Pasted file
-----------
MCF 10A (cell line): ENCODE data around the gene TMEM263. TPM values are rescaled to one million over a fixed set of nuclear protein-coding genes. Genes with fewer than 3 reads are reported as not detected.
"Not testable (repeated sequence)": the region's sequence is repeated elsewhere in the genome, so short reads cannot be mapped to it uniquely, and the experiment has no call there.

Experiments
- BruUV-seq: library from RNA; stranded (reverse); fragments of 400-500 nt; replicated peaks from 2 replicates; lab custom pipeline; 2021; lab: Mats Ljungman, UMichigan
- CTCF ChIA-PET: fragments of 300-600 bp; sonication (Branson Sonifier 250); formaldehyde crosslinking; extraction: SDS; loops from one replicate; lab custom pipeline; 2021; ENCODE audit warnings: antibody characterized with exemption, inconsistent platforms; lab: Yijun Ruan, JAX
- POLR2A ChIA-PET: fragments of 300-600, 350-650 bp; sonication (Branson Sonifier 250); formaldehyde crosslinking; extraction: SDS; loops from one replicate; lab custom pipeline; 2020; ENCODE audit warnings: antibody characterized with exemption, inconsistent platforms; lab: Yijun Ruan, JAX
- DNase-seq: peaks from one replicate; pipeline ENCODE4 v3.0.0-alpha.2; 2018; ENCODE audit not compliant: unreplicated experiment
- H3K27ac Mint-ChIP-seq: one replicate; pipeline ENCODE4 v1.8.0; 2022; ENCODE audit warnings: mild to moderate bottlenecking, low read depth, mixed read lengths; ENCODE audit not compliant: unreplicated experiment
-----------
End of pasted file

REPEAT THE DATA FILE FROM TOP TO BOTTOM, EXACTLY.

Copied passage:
MCF 10A (cell line): ENCODE data around the gene TMEM263. TPM values are rescaled to one million over a fixed set of nuclear protein-coding genes. Genes with fewer than 3 reads are reported as not detected.
"Not testable (repeated sequence)": the region's sequence is repeated elsewhere in the genome, so short reads cannot be mapped to it uniquely, and the experiment has no call there.

Experiments
- BruUV-seq: library from RNA; stranded (reverse); fragments of 400-500 nt; replicated peaks from 2 replicates; lab custom pipeline; 2021; lab: Mats Ljungman, UMichigan
- CTCF ChIA-PET: fragments of 300-600 bp; sonication (Branson Sonifier 250); formaldehyde crosslinking; extraction: SDS; loops from one replicate; lab custom pipeline; 2021; ENCODE audit warnings: antibody characterized with exemption, inconsistent platforms; lab: Yijun Ruan, JAX
- POLR2A ChIA-PET: fragments of 300-600, 350-650 bp; sonication (Branson Sonifier 250); formaldehyde crosslinking; extraction: SDS; loops from one replicate; lab custom pipeline; 2020; ENCODE audit warnings: antibody characterized with exemption, inconsistent platforms; lab: Yijun Ruan, JAX
- DNase-seq: peaks from one replicate; pipeline ENCODE4 v3.0.0-alpha.2; 2018; ENCODE audit not compliant: unreplicated experiment
- H3K27ac Mint-ChIP-seq: one replicate; pipeline ENCODE4 v1.8.0; 2022; ENCODE audit warnings: mild to moderate bottlenecking, low read depth, mixed read lengths; ENCODE audit not compliant: unreplicated experiment